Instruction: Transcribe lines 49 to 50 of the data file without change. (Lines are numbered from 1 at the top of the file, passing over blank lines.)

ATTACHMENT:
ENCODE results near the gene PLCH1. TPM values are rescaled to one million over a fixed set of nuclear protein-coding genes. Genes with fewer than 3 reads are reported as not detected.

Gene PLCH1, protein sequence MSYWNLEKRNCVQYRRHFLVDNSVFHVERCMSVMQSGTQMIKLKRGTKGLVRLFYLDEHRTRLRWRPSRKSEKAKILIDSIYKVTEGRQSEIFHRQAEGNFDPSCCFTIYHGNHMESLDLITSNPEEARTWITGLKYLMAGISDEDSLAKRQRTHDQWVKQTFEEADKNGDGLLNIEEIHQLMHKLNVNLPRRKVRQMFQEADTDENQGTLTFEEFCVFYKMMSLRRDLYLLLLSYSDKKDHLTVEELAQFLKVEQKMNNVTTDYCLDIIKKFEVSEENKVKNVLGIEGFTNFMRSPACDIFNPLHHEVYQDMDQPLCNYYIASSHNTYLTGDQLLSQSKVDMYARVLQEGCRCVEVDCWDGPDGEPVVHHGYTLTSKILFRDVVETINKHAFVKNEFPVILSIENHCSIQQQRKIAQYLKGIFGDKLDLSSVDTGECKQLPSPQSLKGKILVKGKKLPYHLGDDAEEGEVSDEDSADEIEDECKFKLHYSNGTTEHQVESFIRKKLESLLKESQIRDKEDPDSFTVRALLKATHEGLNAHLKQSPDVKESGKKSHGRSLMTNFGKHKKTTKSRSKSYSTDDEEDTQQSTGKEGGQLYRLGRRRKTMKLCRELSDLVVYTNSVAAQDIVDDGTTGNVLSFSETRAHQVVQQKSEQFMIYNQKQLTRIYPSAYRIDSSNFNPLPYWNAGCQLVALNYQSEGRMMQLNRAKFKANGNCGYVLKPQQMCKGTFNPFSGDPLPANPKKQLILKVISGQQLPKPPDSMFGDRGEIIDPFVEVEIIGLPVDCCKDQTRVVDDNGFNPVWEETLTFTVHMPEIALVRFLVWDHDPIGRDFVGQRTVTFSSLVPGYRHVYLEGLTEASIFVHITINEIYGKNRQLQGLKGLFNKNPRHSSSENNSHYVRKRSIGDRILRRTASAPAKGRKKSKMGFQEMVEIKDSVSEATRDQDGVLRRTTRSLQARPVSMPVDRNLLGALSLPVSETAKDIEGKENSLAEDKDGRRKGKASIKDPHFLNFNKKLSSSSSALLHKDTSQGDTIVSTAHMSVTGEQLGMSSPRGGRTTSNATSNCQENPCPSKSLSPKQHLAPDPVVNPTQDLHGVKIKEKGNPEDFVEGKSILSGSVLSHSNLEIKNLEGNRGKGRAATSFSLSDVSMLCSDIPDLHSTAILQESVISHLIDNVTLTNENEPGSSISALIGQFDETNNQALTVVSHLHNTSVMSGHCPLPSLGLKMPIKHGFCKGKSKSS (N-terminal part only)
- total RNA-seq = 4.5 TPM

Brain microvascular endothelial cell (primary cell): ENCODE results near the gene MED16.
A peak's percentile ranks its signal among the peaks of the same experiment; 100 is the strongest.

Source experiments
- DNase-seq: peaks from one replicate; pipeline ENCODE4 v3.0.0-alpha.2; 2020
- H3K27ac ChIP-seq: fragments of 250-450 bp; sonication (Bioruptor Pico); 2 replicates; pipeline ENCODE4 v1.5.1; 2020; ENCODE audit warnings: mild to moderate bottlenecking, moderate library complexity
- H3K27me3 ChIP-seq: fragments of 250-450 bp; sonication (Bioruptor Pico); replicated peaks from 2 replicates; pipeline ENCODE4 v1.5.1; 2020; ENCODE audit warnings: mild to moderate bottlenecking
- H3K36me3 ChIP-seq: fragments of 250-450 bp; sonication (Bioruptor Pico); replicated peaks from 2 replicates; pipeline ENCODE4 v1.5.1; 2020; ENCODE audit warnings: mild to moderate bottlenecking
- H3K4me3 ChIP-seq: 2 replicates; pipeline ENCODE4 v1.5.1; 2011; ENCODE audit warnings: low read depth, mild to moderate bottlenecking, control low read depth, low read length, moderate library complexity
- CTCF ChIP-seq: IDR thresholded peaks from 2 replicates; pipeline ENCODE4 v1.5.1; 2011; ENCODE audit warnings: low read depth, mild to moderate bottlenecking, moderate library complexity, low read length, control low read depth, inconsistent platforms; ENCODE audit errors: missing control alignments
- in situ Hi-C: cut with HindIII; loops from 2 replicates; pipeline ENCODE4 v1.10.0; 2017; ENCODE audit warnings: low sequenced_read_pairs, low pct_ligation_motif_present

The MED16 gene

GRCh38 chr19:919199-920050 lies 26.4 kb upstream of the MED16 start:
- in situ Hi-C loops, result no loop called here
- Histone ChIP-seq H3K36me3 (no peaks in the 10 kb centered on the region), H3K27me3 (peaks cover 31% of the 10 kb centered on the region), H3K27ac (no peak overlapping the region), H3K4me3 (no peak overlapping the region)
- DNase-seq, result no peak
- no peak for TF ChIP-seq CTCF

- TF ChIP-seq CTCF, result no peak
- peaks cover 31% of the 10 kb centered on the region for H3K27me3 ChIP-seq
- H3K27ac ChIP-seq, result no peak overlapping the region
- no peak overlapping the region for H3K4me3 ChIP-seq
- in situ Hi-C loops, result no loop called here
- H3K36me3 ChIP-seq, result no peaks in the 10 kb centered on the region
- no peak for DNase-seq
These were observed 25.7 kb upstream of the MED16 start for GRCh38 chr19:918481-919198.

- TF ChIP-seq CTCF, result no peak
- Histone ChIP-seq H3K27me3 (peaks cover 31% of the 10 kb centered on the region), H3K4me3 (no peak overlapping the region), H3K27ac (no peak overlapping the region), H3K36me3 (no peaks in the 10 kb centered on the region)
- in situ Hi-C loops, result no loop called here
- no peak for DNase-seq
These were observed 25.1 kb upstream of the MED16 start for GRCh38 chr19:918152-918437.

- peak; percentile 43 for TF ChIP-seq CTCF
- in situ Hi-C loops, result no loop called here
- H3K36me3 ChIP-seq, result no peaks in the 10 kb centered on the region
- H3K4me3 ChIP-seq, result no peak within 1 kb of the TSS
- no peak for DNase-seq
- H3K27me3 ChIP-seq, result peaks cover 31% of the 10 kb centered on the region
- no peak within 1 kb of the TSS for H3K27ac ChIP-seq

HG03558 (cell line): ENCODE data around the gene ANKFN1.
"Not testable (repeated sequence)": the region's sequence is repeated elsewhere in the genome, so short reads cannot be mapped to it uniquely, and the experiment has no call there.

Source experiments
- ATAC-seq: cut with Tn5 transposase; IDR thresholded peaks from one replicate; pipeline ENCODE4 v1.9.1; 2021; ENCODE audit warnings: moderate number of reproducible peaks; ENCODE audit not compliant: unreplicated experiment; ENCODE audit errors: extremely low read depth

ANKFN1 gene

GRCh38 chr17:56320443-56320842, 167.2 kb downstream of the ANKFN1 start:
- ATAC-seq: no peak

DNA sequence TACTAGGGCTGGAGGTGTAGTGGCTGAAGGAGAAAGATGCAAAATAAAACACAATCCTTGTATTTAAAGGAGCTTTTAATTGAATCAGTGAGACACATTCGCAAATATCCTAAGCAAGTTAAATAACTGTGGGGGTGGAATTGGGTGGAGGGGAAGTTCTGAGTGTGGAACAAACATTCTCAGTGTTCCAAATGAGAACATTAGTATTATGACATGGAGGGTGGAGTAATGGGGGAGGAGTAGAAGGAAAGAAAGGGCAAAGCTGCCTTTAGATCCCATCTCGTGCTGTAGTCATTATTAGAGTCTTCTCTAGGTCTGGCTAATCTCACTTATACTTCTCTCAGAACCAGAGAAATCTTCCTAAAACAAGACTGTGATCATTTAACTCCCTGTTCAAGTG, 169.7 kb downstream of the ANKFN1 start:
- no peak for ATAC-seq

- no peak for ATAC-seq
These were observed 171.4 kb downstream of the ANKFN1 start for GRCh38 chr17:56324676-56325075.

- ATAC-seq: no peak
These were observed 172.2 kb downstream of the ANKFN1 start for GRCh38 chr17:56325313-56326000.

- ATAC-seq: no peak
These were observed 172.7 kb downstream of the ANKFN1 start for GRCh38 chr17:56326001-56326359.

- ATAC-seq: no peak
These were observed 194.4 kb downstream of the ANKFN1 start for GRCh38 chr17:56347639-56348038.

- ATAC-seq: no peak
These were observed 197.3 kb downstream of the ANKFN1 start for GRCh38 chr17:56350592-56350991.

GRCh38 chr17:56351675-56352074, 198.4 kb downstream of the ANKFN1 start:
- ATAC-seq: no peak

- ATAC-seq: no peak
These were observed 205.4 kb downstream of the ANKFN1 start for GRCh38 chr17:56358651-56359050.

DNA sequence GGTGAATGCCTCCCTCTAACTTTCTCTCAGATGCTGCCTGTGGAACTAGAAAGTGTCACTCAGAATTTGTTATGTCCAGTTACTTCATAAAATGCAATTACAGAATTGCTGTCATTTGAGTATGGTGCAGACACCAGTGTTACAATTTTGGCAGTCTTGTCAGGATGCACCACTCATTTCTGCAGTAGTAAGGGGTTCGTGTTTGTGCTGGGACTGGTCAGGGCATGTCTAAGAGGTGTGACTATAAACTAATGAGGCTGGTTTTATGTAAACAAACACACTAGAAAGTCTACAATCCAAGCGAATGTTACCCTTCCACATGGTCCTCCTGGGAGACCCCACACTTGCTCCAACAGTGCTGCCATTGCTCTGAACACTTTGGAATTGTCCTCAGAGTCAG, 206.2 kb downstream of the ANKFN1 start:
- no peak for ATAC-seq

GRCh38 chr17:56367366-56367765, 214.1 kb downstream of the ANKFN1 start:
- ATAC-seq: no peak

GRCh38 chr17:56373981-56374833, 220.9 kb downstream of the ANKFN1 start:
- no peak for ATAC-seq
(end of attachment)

- no peak for ATAC-seq
These were observed 171.4 kb downstream of the ANKFN1 start for GRCh38 chr17:56324676-56325075.